Der erste Aufkleber ist seinen Ansichten nicht allein. Viele Aufkleber wie diese sind in letzter Zeit beliebter geworden. Der zweite Aufkleber hat eine ähnliche Nachricht wie der Erste. Beide argumentieren, dass Deutschland für Flüchtlinge offen sein sollte und verweisen auch auf die Nazi Partei. Zuletzt der dritte Aufkleber wendet diese Idee auf der ganze von Europa an. Der zweite Aufkleber ist ein bisschen bunter als die anderen zwei, aber alle Aufkleber benutzen neutrale Farben. Grau, Weiß und Schwarz hebt sich von den bunten Aufklebern ab, die sie häufig umgeben. Es macht auch ihre Botschaften ernster. Alle diese Aufkleber zeigen, dass Flüchtlinge in Deutschland und Europa Willkommen sind. Wenn mehr dieser Aufkleber auftauchen, kann sich die Einstellung der Bürger Deutschlands zum Besseren ändern.

Bündnis 90/Die Grünen by Kamryn Ransom, SLU Class of 2021

Meine drei Aufkleber haben alle ein ähnliches Thema rund um Umweltbewusstsein. Mein Hauptaufkleber sagt: „Dem Klimawandel ist es egal, ob man ihn leugnet.“ Das Sprichwort auf dem Aufkleber ist ein Versprechen der Alliance 90 / The Greens. Die Alliance 90 / Die Grünen oder „Grünen“ sind eine grüne politische Partei in Deutschland. Die Partei­vorsitzenden sind Annalena Baerbock und Robert Habeck. Der Hauptsitz befindet sich in Berlin. Es wurde 1993 gegründet und konzentriert sich auf ökologische, ökonomische und soziale Nachhaltigkeit. Bevor das Bündnis 90/Die Grünen gegründet wurden, waren Die Grünen und das Bündnis 90 die grünen Parteien in West- und Ostdeutschland gewesen. Mein erster Nebenaufkleber sagt: „Ackergifte? Nein Danke!“ von der Landwende. Die Bürgerinitiative „Landwende“ wurde im 2001 als Reaktion auf eine massive Herbizidvergiftung gegründet. Das Ziel der Kampagne “Ackergifte? Nein, danke!” ist die Verwendung aller synthetischen Ackergifte zu verbieten. Ackergifte sind chemische Tötungsmittel, die gegen Pflanzen, Pilze, Insekten und Mikroorganismen auf den Äckern ausgebracht werden. Darunter sind hochgiftige Wirkstoffe, die Bienen töten und Menschen gesundheitlich schädigen. Mein zweiter Nebenaufkleber ist ein Bild von Groot von Marvel und sagt „Plant More Trees.“ Die Künstlerin ist eine Straßenkünstlerin aus Düsseldorf namens Matraeda. Matraeda verwendet geometrische Formen in ihrer Kunst.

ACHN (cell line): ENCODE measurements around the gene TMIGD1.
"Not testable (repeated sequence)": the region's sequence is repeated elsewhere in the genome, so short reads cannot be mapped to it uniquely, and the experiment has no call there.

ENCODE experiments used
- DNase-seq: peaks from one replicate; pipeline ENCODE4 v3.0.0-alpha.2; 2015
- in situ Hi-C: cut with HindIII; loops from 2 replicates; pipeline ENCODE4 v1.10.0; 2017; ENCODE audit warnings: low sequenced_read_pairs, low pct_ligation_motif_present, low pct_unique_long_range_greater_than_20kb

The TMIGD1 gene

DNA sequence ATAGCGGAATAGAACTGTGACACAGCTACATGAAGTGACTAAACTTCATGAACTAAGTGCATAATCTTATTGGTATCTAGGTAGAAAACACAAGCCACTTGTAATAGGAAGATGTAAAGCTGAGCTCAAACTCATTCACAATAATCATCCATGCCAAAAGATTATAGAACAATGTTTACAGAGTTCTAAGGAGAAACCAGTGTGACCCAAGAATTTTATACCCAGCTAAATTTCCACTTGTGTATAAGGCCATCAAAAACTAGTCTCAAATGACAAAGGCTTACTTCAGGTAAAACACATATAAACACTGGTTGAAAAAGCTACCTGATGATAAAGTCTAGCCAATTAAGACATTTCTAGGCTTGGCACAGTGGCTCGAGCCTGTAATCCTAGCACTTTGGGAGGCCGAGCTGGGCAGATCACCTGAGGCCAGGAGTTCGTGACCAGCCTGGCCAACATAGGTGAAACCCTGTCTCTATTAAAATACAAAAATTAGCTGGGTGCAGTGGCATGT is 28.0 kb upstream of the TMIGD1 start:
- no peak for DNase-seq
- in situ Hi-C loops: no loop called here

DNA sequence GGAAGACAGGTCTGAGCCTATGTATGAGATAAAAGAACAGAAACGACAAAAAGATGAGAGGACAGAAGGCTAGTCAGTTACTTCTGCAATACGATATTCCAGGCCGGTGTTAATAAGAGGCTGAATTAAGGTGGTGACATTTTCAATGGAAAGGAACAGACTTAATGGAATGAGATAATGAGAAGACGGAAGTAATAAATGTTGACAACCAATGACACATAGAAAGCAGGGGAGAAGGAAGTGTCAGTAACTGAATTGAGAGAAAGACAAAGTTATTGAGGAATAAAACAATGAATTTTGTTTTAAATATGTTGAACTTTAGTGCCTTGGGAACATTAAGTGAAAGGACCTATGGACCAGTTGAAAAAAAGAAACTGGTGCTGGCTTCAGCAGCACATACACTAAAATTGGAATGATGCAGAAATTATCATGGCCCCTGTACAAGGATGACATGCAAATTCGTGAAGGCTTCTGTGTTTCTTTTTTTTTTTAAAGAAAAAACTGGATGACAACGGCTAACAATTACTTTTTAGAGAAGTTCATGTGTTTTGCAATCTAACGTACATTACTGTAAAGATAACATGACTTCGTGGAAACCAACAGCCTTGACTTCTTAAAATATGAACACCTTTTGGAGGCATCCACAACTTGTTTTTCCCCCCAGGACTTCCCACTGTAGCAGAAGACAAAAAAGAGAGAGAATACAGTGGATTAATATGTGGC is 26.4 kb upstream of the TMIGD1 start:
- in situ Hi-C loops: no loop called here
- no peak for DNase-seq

Ich werde meinen Hauptaufkleber analysieren. Der Aufkleber ist ein grüner Kreis mit einem kleineren rosa Kreis. Im Vordergrund steht eine Sonnenblume. Unter der Sonnenblume sagt: „Darum Grün.“ „Warum grün“ steht für die Alliance 90 / The Greens. Die Mitte des rosa Kreises sagt: „ Dem Klimawandel ist es egal, ob man ihn leugnet.“ Auf Englisch heißt es: „ Climate change does not care if you deny it.“ Das Sprichwort war der Titel des Artikels auf ihrer Website am 27. August.  In dem Artikel heißt es, dass die Menschen sozial und politisch umdenken müssen, wenn wir nicht alle zum Scheitern verurteilt sind. Alliance 90 / The Greens versprach eine echte Alternative im Kampf gegen die Klimawandel-Leugner. Auf dem Aufkleber heißt es, dass der Klimawandel stattfindet, ob wir nun daran glauben oder nicht.

Alle drei Aufkleber sind durch Umweltprobleme miteinander verbunden. Die Aufkleber enthalten alle die Farbe Grün und ein Naturbild; eine Sonnenblume, eine Biene und ein Baumcharakter. Der Hauptaufkleber ist das Gesamtbild des Klimawandels. Bei den beiden anderen Aufklebern stellen sie dar, wie sich der Klimawandel auf die Umwelt auswirkt. Die drei Aufkleber zeigen die Wichtigkeit der Natur. Bienen liefern uns viele Nahrung und Bäume lassen uns atmen. Als ich ein Kind war, wurde mir die Wichtigkeit der Umwelt gelehrt. Uns wurde eine Geschichte erzählt, die Wichtigkeit der Natur zeigte. Die Botschaft der Geschichte war einfach. Nachdem wir weg gewesen waren, wurde die Natur immer noch hier. Ohne die Umwelt werden wir nicht leben. Deshalb ist mein Hauptfach Politik- und Umweltwissenschaft.

876 framed stickers in “Paper Bullets” exhibition


German Spuckies 1980s: 18